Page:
Nearly 30 years ago, Synergy Founder and Chairman Mitchell May laid the groundwork for what would become one of Moab’s most prominent companies.
The Synergy Company officially launched in 1992 with the mission of bringing health and wellness to people around the world. At a time when local tourism was in its infancy, May had the foresight to bring in another type of industry that would stand the test of time. Currently employing 70 people – 60 of whom live here – the organic supplement company has been a steadily growing business known for setting standards worldwide with its innovative practices and products.
May’s early entrepreneurship was driven by a personal passion for wellness, as well as his years of university-level work and study.
“The intention with Synergy was to use the research I had done at UCLA Medical Center,” he said during a Dec.11 tour that brought Grand County Council members Jaylyn Hawks and Mary McGann and others to the facility.
Pure Synergy, the flagship product of the company, was formulated a decade prior, as a project during his clinical studies. Finding a way to help improve health drove him to spend the next four years putting together what would become the company that exists today.
“We started Synergy in a really small, very modest manner,” he said. “I had no expectations, no idea that we would grow to what we’re doing now.”
May’s idea of helping people was one of a scientific, medical and historical approach to bolster a healthy lifestyle.
Each item sold by the company goes through rigorous testing to meet regulatory standards set by the Food and Drug Administration (FDA) and those of the 55 countries abroad that purchase its products. Pure Synergy alone contains 60 ingredients and is put through more than 600 tests before packaging occurs. All 32 products combined are comprised of 300 distinct ingredients in total.
Synergy Chief Operating Officer Jay Bertuzzi oversees the testing and manufacturing done day to day, ensuring that the company’s rigorous standards are kept intact.
Amber-colored glass is used to prolong the shelf life of the products, as well as to encourage recycling. Samples of previous product line the walls of the warehouse for testing purposes related to shelf life. In addition to the standards set by the company itself, Synergy follows broader regulations to meet or exceed Certified Organic and Kosher certifications, and federal laws under the FDA. Other steps are taken to prevent cross contamination, be it through intense cleaning or specific devices.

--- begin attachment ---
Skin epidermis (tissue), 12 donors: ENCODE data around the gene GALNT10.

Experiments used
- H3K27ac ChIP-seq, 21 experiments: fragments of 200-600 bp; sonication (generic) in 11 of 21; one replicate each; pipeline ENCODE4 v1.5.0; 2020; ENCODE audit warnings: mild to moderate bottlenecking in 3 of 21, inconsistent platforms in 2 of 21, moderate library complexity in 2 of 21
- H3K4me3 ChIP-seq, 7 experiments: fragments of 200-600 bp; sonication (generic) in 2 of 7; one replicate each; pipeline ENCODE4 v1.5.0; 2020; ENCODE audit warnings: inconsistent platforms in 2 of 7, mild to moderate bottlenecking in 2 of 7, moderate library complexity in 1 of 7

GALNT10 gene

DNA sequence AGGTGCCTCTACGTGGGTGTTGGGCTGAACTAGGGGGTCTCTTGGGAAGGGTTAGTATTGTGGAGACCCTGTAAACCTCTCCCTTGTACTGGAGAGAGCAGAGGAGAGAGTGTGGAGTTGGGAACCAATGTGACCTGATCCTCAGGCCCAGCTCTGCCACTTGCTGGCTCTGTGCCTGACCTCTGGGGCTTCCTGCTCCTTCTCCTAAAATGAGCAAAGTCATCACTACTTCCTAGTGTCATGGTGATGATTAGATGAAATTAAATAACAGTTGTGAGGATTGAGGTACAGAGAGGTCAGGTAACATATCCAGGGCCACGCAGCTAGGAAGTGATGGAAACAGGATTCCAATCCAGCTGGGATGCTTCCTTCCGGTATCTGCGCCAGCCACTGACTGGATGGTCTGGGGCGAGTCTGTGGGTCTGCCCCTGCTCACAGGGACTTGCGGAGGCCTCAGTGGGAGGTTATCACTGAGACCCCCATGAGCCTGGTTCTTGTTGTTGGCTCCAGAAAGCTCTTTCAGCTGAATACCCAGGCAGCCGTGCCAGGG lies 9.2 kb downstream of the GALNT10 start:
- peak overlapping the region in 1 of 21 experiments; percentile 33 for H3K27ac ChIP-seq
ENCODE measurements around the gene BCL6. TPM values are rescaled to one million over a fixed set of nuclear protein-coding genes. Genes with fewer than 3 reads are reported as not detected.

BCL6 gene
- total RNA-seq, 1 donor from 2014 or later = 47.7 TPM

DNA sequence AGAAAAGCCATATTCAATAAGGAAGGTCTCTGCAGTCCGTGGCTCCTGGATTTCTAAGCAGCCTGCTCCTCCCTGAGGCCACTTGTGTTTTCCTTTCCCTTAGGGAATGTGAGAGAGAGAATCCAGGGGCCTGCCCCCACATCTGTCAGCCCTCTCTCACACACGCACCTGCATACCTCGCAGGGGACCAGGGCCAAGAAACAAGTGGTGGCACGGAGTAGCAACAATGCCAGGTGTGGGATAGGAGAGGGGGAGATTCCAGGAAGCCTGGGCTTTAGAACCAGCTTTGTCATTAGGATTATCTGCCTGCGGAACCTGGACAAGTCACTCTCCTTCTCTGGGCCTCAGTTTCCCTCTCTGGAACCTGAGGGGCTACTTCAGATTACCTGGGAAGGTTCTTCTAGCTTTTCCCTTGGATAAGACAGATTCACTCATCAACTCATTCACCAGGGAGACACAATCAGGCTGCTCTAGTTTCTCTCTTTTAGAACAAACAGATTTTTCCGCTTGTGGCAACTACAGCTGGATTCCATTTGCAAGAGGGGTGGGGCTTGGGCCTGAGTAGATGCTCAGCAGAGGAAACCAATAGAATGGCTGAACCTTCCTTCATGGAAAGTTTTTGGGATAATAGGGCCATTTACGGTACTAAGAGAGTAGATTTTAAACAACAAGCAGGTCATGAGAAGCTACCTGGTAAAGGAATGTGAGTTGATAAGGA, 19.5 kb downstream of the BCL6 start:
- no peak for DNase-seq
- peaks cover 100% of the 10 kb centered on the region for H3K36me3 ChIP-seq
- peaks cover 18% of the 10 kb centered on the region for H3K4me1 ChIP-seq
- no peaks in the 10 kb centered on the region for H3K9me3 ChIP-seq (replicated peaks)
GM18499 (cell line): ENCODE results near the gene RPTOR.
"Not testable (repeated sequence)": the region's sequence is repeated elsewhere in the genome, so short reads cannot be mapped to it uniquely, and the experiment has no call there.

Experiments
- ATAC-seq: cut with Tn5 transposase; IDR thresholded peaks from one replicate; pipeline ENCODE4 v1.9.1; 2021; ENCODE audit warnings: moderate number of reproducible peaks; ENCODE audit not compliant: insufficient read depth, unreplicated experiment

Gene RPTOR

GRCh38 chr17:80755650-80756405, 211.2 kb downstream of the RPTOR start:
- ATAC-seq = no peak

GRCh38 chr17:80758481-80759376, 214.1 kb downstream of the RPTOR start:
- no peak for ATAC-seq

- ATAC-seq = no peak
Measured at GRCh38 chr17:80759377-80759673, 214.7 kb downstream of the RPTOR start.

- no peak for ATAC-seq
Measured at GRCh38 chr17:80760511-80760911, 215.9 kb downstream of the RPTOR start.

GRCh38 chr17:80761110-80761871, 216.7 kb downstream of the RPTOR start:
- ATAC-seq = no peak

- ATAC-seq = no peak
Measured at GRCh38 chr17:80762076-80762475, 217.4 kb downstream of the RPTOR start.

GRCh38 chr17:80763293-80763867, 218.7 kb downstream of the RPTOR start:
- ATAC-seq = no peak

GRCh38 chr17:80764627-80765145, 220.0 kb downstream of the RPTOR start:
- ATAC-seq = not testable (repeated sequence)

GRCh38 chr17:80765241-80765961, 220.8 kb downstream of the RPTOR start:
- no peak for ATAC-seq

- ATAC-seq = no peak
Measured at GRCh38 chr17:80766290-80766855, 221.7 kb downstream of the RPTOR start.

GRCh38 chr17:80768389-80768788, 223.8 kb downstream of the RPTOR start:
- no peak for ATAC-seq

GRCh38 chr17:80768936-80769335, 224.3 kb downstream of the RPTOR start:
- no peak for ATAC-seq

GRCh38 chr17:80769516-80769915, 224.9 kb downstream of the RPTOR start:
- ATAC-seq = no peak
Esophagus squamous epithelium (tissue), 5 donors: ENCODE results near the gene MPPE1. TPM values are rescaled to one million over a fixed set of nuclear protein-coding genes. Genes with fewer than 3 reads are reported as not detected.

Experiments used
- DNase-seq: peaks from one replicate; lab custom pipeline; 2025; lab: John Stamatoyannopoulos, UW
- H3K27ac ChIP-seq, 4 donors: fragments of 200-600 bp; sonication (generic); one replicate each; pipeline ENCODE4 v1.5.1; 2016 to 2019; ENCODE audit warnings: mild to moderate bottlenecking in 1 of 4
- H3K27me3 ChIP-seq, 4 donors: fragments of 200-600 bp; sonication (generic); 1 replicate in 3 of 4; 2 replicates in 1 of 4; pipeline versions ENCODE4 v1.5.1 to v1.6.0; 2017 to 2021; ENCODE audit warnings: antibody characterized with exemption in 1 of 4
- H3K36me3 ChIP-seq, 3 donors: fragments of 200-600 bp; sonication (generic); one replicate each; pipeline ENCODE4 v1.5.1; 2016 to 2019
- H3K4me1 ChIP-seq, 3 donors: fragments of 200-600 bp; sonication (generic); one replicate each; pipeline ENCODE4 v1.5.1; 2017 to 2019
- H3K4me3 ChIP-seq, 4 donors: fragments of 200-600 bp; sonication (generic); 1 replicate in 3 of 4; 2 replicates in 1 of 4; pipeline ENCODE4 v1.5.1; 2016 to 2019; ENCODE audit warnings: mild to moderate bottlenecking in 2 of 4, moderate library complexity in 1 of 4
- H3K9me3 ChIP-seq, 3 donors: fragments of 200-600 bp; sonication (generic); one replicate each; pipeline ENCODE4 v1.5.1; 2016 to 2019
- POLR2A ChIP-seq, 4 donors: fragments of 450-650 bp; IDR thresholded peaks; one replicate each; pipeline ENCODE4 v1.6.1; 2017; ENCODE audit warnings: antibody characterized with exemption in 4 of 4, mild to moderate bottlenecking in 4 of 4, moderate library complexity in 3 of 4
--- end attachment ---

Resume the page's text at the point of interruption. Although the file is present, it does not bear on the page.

Bertuzzi said the company has been an example to the industry through trade organizations representing over $4 billion in sales.
“These massive companies come down here to see how this little, tiny company can do it right and still be profitable and stay in business,” he said.
Synergy representatives said they pride themselves on their ethical, sustainable business practices, and in being an industry leader.
“In addition to our branded, finished products, we sell raw materials in bulk to other companies,” Synergy Director of Research and Development Thatcher Vagts said. “Many of those are doing similar things to us, so in some respects (they are) our competitors.”
In helping the industry as a whole, Synergy is able to maintain integrity and still make sufficient profit to sustain and grow its operations.
During manufacturing, each product has its own unique blend of ingredients which can take as little as a day, or as long as two to three weeks, to put together. For Pure Synergy, the largest seller, 14,000 kilograms of material are formulated once a year to ensure there is enough on hand to satisfy demand.
Synergy officials say they expect 2018 to be a banner year for the company, as well as for their commitment to Moab – recently announcing that they have four new products slated to be released in the coming year and plans for further expansion of the local manufacturing plant.
To learn more about The Synergy Company, go to: www.thesynergycompany.com.
Organic supplement company is one of area’s largest employers